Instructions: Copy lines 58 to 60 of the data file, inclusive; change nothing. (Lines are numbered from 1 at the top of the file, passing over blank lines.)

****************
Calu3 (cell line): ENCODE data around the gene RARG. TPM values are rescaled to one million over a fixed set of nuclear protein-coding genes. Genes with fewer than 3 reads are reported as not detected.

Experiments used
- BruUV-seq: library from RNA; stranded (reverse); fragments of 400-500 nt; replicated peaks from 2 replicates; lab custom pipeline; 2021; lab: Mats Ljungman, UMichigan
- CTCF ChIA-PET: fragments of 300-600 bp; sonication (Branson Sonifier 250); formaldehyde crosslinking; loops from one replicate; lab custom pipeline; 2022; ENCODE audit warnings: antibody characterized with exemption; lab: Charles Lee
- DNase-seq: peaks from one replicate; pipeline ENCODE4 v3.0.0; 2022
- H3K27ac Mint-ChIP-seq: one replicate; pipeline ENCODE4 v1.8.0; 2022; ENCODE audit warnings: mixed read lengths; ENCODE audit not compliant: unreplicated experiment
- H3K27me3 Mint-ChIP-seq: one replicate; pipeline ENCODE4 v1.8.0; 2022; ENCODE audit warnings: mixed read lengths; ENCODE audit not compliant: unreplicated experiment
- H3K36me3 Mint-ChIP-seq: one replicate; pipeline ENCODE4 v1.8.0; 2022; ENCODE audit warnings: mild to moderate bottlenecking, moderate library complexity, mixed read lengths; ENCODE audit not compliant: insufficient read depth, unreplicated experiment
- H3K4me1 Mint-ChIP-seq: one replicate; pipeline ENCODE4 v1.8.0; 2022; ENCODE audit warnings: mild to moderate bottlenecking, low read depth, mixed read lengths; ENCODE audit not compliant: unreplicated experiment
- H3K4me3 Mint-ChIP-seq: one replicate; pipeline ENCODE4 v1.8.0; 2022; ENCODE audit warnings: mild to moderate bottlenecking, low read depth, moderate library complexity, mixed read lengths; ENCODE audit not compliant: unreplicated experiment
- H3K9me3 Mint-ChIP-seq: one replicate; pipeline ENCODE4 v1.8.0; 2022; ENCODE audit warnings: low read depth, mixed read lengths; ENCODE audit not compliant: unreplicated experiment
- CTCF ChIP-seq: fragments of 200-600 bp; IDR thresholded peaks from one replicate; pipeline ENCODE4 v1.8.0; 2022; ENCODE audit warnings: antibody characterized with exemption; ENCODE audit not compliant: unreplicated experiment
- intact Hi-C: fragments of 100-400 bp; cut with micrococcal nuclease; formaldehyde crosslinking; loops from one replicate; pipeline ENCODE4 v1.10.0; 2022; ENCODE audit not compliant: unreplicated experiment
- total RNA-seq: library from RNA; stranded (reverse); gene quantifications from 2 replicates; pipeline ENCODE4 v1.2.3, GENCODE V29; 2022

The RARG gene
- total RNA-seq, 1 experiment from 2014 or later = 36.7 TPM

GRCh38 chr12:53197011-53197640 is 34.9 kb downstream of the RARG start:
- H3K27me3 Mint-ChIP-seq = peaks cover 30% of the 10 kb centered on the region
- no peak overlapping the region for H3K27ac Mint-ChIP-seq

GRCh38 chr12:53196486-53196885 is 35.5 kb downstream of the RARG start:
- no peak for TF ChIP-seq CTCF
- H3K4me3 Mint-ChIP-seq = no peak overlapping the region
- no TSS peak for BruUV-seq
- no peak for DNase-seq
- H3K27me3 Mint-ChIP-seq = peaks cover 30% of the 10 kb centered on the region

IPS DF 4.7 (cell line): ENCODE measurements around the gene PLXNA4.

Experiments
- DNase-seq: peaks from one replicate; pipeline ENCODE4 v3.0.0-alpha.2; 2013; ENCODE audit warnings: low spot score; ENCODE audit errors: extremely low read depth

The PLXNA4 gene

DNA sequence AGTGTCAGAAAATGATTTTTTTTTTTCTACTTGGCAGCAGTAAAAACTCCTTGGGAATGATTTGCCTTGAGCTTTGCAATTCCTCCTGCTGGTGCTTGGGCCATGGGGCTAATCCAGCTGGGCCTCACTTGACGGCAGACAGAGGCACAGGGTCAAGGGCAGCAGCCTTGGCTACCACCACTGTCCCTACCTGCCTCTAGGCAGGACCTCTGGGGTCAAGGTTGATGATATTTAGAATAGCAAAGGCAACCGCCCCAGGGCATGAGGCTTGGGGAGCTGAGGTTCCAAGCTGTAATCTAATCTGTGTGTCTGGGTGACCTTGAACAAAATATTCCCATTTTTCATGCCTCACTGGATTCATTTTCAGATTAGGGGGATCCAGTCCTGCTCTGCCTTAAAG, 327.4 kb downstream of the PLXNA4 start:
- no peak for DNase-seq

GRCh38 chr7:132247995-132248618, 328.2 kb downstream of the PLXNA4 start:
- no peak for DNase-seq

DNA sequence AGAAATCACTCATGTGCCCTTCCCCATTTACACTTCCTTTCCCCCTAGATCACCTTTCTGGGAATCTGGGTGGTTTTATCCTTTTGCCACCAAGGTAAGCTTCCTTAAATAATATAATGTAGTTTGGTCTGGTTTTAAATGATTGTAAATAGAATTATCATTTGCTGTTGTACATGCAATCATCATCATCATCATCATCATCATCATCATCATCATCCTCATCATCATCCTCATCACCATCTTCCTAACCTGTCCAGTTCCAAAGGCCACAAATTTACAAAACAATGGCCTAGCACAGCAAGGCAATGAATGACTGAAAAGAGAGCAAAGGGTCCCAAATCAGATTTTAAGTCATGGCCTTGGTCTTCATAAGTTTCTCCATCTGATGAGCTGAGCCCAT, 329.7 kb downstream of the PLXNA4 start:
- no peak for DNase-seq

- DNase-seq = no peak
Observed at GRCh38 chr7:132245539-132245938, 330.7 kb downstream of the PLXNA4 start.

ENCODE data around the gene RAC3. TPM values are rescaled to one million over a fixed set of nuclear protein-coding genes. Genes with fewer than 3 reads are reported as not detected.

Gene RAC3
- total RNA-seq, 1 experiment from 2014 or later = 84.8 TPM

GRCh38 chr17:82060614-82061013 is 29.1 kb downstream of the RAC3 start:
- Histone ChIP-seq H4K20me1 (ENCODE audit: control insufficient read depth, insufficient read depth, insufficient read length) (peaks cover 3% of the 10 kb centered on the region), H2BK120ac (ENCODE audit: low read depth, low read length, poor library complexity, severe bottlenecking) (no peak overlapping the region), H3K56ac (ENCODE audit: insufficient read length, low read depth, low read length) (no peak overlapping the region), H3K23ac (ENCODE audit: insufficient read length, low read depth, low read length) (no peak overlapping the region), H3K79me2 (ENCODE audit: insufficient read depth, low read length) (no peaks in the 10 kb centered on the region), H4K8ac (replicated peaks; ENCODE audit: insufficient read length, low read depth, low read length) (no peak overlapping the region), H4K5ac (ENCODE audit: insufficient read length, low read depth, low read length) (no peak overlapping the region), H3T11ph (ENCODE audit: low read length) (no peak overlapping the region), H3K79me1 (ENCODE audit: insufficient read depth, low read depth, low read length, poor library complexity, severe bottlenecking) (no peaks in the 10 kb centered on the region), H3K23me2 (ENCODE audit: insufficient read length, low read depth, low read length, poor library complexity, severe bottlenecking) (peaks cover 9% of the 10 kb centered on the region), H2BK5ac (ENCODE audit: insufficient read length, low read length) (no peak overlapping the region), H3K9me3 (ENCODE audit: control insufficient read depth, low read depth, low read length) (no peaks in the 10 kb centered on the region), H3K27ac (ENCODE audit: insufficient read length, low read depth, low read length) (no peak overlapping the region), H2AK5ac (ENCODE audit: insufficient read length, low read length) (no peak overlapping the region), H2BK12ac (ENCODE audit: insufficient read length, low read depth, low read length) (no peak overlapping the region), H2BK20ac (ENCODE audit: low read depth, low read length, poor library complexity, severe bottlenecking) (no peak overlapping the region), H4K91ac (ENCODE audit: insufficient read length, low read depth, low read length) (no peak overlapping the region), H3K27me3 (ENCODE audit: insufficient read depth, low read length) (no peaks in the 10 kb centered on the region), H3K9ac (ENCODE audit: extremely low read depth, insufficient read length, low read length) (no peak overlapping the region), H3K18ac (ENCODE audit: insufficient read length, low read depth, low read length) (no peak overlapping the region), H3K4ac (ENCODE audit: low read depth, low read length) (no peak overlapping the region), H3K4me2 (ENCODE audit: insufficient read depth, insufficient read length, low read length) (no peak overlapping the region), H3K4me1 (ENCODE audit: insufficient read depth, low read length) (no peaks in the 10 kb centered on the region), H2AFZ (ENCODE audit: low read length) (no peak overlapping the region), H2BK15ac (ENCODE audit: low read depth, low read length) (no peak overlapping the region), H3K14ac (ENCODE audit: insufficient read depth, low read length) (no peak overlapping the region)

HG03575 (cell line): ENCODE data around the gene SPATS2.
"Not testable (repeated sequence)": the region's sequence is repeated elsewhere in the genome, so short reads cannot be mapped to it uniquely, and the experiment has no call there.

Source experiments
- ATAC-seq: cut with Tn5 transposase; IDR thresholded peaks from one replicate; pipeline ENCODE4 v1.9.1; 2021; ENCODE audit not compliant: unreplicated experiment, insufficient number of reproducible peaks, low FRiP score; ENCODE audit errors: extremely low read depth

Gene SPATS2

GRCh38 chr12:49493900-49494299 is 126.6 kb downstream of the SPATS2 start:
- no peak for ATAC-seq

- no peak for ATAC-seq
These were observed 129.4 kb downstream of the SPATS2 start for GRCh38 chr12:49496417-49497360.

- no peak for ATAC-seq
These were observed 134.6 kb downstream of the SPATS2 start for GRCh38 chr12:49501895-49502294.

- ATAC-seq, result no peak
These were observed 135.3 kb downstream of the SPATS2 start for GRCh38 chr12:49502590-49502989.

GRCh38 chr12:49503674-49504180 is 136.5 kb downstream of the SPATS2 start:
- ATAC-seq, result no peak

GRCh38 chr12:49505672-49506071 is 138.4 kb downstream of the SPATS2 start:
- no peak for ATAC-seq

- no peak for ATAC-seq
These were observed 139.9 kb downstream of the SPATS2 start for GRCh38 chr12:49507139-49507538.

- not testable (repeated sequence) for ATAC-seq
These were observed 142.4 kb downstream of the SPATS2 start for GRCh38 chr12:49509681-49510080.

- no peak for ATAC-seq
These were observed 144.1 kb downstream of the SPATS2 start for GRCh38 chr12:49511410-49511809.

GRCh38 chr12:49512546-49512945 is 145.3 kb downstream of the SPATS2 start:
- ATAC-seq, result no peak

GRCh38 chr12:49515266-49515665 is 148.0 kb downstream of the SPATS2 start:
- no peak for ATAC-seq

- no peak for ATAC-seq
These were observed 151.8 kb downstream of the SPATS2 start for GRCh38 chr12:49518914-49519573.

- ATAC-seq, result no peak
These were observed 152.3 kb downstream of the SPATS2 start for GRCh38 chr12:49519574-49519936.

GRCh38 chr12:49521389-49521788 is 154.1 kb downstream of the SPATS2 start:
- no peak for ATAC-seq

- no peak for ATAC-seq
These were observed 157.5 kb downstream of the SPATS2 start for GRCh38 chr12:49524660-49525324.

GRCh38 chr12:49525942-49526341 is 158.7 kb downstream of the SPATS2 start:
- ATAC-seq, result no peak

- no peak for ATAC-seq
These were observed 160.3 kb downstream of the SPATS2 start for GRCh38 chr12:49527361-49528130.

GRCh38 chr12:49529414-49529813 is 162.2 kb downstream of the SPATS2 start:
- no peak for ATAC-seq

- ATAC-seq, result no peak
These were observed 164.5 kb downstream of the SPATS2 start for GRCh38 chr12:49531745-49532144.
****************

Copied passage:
GRCh38 chr12:49505672-49506071 is 138.4 kb downstream of the SPATS2 start:
- no peak for ATAC-seq

- no peak for ATAC-seq